I was in fourth grade when I learned about the Internet. We’d always had computers in school. I grew up taking typing classes and playing Carmen San Diego. I vividly remember the year my friends and teachers started talking about the World Wide Web. A series of commercials on TV showed smiling families with buzzed-cut kids saying “All my friends have AOL!” My family got a computer and some guy with a truck and wire cutters spent an afternoon connecting our house to the rest of the world. If I’d been a few years younger, I would have no memory of a time without Internet access. That is something I’ll spend the rest of my life comprehending.
There were suddenly references to E-mail on Seinfeld, “Dot Com” was heard at the end of every radio add, and Chat Rooms were said to be more dangerous than riding a bike without a helmet. As Yahoo and Hotmail overshadowed AOL, I was entering Middle School. Instant Messaging was more popular than talking on the phone. I started seeing things like brb, ttyl and LOL. No person explained these shorthands to me. The Internet, who had seemingly spawned these lingual mutations, was eager to define its new children. A simple Yahoo search for LOL solved my worries that it meant something dirty or intellectually complex. “Laugh Out Loud” was both a relief and a disappointment to discover. It was so vague and lame. I vowed to never use it. I figured that a little maturity and adulthood would replace it with beautifully specific and descriptive language. I thought for sure that LOL was doomed to be short-lived.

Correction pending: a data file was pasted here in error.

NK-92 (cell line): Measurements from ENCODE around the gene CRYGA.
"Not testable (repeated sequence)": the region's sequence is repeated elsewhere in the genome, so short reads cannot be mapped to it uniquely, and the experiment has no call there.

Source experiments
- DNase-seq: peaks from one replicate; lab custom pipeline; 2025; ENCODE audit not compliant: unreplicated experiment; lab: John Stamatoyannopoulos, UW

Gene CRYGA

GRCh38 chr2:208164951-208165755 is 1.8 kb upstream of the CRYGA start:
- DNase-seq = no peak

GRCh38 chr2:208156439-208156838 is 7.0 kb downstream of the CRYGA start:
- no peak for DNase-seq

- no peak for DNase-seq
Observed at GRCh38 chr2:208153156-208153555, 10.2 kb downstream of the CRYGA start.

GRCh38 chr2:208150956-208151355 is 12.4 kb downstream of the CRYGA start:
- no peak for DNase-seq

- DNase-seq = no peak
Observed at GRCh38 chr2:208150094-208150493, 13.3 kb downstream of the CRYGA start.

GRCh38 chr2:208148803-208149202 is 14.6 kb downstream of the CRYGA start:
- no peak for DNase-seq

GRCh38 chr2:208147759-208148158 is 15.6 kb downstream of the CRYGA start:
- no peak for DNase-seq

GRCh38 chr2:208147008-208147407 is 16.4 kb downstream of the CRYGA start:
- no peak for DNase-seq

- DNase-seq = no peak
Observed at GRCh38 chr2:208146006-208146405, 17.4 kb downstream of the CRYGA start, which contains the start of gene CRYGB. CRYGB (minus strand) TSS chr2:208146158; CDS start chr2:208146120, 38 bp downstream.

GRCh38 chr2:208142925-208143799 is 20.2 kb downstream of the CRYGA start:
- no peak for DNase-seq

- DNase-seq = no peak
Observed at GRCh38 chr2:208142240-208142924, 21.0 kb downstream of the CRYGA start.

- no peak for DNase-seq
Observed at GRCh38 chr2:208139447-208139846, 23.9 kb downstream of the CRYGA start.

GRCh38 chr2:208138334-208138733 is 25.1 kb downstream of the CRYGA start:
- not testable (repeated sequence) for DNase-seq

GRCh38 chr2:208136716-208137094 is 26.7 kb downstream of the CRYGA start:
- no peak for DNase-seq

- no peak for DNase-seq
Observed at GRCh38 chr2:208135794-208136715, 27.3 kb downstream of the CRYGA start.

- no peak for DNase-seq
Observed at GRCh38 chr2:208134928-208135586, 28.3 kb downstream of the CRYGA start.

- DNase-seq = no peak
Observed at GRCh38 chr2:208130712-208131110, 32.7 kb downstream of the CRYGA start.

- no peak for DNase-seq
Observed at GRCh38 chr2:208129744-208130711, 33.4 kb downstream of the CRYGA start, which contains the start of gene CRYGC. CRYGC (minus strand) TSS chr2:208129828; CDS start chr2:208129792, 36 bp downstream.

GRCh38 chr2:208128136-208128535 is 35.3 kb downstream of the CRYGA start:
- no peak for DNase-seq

One of my first tours was spent driving from Spokane to Chicago and back with no one but a Tom Tom GPS. I had toured before using a paper map, and by the time I hit Coeur d’Alene I knew I’d never want paper again. It told me where to turn, where to stop, what to see, and through the magic of Bluetooth, even read my text messages aloud to me as they came. It spoke in a female voice with a British accent. During the course of our magical journey, I noticed the Tom Tom had trouble saying some basic things. It was notorious for mispronouncing names of towns and rivers, but it had a lot of trouble with some uses of the letter R. Every time I was instructed to “Head North…” it sounded like “Head No-do-oth.” This digital stutter was amusing at first, and annoying after the first day. I couldn’t believe that in a navigational system, they couldn’t at least program correct pronunciation of the four cardinal directions. Then came a text message. As always, before I could read it Tom Tom read it out loud for me, in perfect Robot Brit: “We’re having fun without you Laughing Out Loud.” I pulled over. I looked at my phone. “We’re having fun without you LOL.” My friends were having fun staying home, and my GPS, who couldn’t pronounce “North,” could translate “LOL” into phonetic “Laughing Out Loud.” That day I finally accepted that LOL wasn’t going away anytime soon. Language was changing, permanently.
I still don’t use LOL. Unless I’m really in a hurry, I will spell words out and use capitalization in e-mails and text messages. I don’t know how long I can hold out. Even Bill Maher tweeted “becuz” to save space. When I was in fourth grade, if you wrote “becuz” you might be held back a year. Now, LOL is found in dictionaries. As we leap forward with 140 character sermons, I can’t help but think that we all are being held back by trading correct for quick.
I guess what I’m getting at is, I’m interested in seeing what the consequences of brevity will be.